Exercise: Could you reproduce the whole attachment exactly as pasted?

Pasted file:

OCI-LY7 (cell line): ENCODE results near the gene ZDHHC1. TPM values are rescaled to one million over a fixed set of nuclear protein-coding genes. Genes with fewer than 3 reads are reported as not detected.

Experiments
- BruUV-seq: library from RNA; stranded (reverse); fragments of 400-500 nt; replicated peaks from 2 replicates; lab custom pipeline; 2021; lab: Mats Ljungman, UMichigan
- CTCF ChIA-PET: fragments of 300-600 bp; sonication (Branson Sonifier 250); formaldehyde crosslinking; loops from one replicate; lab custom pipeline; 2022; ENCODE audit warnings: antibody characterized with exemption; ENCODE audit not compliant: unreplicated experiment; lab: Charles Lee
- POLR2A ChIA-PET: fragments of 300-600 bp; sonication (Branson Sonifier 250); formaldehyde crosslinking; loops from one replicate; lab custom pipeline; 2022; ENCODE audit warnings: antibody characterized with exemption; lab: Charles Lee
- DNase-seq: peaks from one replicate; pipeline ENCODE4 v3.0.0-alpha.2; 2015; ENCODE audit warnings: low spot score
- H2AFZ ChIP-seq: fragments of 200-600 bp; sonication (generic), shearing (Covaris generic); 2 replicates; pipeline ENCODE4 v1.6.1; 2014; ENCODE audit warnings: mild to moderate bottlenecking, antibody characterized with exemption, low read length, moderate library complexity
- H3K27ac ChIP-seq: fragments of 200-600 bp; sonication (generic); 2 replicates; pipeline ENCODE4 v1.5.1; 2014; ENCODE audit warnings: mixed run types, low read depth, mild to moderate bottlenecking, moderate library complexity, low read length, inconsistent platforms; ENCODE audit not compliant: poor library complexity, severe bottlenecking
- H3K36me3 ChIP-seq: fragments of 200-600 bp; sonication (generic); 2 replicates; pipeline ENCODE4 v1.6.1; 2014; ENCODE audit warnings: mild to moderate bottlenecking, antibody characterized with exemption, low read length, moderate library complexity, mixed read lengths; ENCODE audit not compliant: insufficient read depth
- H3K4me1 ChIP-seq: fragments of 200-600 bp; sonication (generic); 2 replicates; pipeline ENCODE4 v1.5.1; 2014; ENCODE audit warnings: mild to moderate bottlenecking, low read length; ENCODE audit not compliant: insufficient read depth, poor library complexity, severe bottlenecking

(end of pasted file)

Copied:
OCI-LY7 (cell line): ENCODE results near the gene ZDHHC1. TPM values are rescaled to one million over a fixed set of nuclear protein-coding genes. Genes with fewer than 3 reads are reported as not detected.

Experiments
- BruUV-seq: library from RNA; stranded (reverse); fragments of 400-500 nt; replicated peaks from 2 replicates; lab custom pipeline; 2021; lab: Mats Ljungman, UMichigan
- CTCF ChIA-PET: fragments of 300-600 bp; sonication (Branson Sonifier 250); formaldehyde crosslinking; loops from one replicate; lab custom pipeline; 2022; ENCODE audit warnings: antibody characterized with exemption; ENCODE audit not compliant: unreplicated experiment; lab: Charles Lee
- POLR2A ChIA-PET: fragments of 300-600 bp; sonication (Branson Sonifier 250); formaldehyde crosslinking; loops from one replicate; lab custom pipeline; 2022; ENCODE audit warnings: antibody characterized with exemption; lab: Charles Lee
- DNase-seq: peaks from one replicate; pipeline ENCODE4 v3.0.0-alpha.2; 2015; ENCODE audit warnings: low spot score
- H2AFZ ChIP-seq: fragments of 200-600 bp; sonication (generic), shearing (Covaris generic); 2 replicates; pipeline ENCODE4 v1.6.1; 2014; ENCODE audit warnings: mild to moderate bottlenecking, antibody characterized with exemption, low read length, moderate library complexity
- H3K27ac ChIP-seq: fragments of 200-600 bp; sonication (generic); 2 replicates; pipeline ENCODE4 v1.5.1; 2014; ENCODE audit warnings: mixed run types, low read depth, mild to moderate bottlenecking, moderate library complexity, low read length, inconsistent platforms; ENCODE audit not compliant: poor library complexity, severe bottlenecking
- H3K36me3 ChIP-seq: fragments of 200-600 bp; sonication (generic); 2 replicates; pipeline ENCODE4 v1.6.1; 2014; ENCODE audit warnings: mild to moderate bottlenecking, antibody characterized with exemption, low read length, moderate library complexity, mixed read lengths; ENCODE audit not compliant: insufficient read depth
- H3K4me1 ChIP-seq: fragments of 200-600 bp; sonication (generic); 2 replicates; pipeline ENCODE4 v1.5.1; 2014; ENCODE audit warnings: mild to moderate bottlenecking, low read length; ENCODE audit not compliant: insufficient read depth, poor library complexity, severe bottlenecking